Friday, 28 June 2013

Spring Onions

Spring onions are one of my useful ingredients.  Milder than their white and red relatives, they can be used raw or cooked, and are nice and cheap - I’ve usually got a bunch stashed in the fridge.  As it is now supposed to be spring/summer (apart from the rain), I thought it would be apt to pen a post to the humble spring onion. 

I use them a lot in Asian food, but they are also great in salads and anything Mexican – they are a handy background ingredient, or star of the dish.  My top 3 ways to use this ingredient are a combination of the two, from Korean pancakes, salsa and squidgy little sweet potato cakes.

1 – Spring onion & prawn Korean pancake
This is one of my favourite dishes of the past year.  I first tried it at the great little local Korean restaurant near my office, and have been having a go at making at home.  I’m pretty pleased with my version (not sure on the authenticity), and is great shared between two as a starter, or a whole one for a greedier person/main course.

4 spring onions, cut into 1 cm slices
1 red chilli, chopped
100g de-shelled, de-veined cooked prawns
1 egg
80g plain flour
120 ml water
Handful coriander, chopped

Dipping sauce
1 tbsp soy sauce
1 tbsp Chinese rice vinegar
Few drops sesame oil
1 finely chopped green chill
1 tsp sesame seeds
  • Just mix all the batter ingredients together, before pouring into a medium-hot pan with 1 teaspoon flavourless oil
  • Fry for around 6 minutes on that side before flipping (it’s easiest with a plate), and cooking on the other side until golden
  • Cut in half and then cut into chunky slices, served with the dipping sauce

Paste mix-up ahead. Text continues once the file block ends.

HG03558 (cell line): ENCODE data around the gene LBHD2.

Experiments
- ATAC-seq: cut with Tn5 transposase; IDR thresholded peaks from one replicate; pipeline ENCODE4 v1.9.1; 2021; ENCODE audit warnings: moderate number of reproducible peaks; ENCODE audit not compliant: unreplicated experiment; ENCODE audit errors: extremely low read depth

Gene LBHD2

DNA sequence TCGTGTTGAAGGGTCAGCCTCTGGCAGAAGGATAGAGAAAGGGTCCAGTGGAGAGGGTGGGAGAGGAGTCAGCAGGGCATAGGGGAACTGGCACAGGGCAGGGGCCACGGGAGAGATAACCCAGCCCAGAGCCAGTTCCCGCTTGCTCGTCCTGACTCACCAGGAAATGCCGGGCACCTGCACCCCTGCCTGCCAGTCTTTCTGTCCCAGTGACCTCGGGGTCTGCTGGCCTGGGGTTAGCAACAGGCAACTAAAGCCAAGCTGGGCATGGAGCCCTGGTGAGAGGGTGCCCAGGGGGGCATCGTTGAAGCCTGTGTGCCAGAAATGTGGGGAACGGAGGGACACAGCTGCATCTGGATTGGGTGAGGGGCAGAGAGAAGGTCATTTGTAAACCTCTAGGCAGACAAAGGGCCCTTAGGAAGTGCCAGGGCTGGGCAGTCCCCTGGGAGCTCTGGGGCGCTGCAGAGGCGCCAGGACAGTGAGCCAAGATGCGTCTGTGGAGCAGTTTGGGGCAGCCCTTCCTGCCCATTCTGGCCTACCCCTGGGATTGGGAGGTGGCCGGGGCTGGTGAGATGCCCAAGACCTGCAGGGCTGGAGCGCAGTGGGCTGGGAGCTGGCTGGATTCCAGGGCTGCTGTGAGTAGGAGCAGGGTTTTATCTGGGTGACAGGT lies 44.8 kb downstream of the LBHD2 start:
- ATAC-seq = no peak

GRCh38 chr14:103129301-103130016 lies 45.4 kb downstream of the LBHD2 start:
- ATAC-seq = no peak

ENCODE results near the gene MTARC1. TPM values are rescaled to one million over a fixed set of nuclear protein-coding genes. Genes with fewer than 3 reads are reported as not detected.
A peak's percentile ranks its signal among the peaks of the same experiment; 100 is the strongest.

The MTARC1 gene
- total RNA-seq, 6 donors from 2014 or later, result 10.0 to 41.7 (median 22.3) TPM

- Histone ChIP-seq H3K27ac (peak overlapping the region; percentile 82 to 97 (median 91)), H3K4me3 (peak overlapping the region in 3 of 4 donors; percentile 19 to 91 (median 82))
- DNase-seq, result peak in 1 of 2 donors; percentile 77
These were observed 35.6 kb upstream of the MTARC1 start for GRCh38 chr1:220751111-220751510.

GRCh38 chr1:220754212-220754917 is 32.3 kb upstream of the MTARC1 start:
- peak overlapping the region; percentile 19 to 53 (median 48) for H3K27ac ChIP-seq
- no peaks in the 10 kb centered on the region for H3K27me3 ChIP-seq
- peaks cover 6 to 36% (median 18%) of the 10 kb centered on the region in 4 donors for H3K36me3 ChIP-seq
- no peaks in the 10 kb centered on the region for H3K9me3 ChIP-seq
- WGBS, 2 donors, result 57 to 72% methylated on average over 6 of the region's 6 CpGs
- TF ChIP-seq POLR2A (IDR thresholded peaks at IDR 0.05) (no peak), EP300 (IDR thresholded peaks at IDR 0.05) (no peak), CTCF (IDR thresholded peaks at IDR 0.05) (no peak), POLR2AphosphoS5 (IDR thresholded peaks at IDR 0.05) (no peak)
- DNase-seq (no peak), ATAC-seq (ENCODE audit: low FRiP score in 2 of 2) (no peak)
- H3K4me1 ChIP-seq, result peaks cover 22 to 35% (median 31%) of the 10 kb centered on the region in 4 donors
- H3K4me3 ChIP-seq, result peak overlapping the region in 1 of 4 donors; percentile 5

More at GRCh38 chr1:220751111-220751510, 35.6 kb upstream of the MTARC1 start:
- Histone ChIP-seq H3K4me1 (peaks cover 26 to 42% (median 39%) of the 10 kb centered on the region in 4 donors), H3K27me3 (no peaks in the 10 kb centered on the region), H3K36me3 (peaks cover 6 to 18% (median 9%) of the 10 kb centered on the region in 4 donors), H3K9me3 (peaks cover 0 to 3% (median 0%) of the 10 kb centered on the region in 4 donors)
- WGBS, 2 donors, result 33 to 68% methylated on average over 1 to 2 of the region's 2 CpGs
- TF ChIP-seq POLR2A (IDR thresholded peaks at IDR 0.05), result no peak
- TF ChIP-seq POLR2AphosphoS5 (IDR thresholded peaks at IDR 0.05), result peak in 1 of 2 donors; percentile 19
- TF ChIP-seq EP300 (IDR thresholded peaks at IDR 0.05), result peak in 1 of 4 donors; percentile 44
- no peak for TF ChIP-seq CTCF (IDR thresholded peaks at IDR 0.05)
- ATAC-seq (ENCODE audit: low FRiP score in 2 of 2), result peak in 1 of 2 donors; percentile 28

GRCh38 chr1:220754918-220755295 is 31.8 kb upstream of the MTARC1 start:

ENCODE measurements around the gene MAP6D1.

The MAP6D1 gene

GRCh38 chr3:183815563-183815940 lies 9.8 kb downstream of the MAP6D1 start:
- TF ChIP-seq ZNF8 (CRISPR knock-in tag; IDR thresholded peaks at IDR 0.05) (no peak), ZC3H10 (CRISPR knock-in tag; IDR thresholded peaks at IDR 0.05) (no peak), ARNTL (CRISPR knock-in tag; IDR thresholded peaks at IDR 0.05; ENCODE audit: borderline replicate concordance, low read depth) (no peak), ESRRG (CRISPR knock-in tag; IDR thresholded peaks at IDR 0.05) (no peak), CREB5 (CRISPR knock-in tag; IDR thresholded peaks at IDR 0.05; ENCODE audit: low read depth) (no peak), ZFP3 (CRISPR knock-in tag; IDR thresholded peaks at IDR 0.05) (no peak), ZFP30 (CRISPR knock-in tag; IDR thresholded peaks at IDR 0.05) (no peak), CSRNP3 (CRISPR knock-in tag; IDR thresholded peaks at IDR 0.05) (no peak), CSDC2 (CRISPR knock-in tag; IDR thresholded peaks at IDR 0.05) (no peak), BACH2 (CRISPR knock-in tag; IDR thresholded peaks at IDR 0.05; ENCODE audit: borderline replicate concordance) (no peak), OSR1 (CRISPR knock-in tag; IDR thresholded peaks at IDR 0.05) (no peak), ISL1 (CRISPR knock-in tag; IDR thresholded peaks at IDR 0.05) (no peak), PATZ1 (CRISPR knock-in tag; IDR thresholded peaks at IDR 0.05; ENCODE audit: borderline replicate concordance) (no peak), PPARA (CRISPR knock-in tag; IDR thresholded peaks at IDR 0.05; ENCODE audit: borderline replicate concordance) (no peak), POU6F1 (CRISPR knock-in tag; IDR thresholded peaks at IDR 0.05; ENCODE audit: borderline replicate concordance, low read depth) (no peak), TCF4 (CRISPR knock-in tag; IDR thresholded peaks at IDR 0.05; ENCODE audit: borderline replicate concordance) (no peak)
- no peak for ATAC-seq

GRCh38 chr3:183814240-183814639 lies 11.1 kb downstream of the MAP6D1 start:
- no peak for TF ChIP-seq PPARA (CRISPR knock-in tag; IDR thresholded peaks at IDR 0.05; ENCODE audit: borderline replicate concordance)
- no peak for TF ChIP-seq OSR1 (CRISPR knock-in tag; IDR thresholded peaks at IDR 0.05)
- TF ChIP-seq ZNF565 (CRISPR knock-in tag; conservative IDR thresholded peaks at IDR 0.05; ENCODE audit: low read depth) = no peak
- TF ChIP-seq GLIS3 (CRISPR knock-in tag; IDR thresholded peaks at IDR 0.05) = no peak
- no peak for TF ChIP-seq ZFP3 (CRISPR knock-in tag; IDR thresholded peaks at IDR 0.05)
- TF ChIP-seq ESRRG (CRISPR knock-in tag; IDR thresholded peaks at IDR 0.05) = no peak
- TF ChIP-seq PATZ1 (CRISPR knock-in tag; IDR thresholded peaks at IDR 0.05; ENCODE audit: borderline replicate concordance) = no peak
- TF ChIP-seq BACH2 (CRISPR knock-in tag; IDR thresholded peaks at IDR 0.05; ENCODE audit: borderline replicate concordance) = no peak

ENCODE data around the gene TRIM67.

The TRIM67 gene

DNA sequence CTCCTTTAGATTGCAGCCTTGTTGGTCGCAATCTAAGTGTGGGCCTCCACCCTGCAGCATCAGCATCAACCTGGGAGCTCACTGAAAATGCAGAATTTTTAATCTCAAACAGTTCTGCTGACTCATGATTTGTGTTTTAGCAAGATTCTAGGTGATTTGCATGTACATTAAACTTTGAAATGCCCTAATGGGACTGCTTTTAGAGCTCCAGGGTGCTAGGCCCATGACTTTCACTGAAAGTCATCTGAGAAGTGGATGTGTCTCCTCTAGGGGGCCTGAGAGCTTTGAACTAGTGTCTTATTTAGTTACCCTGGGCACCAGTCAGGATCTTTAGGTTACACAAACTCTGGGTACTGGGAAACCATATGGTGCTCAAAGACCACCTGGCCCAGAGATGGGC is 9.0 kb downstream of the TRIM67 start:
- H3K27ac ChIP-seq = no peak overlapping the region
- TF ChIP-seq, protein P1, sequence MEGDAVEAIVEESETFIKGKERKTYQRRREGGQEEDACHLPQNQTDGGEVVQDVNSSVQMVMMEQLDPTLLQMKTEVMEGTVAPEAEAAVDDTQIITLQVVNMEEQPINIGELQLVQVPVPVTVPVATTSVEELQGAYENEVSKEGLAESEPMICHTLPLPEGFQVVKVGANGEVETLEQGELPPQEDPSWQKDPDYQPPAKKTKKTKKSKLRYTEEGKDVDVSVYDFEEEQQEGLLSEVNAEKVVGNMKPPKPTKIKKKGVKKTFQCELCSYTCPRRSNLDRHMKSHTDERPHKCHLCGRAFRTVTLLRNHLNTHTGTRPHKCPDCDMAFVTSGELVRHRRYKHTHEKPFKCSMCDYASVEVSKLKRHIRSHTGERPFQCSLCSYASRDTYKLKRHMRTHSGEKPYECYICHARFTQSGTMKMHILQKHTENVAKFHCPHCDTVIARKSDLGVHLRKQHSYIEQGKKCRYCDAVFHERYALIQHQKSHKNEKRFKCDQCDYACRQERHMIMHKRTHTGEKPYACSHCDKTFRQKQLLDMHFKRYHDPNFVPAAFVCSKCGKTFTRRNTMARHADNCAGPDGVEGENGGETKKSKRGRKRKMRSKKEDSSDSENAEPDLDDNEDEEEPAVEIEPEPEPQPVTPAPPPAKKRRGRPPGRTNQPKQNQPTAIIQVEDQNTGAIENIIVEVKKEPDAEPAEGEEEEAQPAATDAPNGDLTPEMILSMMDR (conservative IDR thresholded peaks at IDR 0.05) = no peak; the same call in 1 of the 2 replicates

2 – Sweet Potato & Spring Onion Cakes
One of my most repeated recipes from Ottolenghi’s Plenty book is his sweet potato cakes.  I’ve upped the quantity of spring onions in the recipe – I use a whole bunch chopped, mixture with steamed and mashed sweet potatoes, a little chilli, soy sauce and flour.  Just shape into patties and fry.

3 – Charred corn & spring onion salsa
This salsa is crunchy, tangy and spicy. Just lightly blacken a couple of sweetcorn cobs on a grill or griddle pan, before cutting off the kernels and mixing with a bunch of finely chopped spring onions.  Mix in a little olive oil, juice of a lemon or couple of limes, a freshly chopped chilli and coriander.  This is a great salsa with tortilla chips and guacamole, or piled on top a smoky bean stew and rice.

Wednesday, 26 June 2013

10 Greek Street, Soho

Saturday lunchtime was spent with the lovely E for her quarter century birthday in Soho.  This was making us feel a little too grown-up (especially as we discussed tea bags and paper thickness over lunch), but we then visited Frith Street Tattoos for her next inking, which seemed rather more age appropriate.

We celebrated the birthday milestone in 10 Greek Street over their fantastic prosecco (cheap too at £4 a glass) and a mixture of great food.  There are snacks served throughout the day, and then small and large plates at lunch and dinner.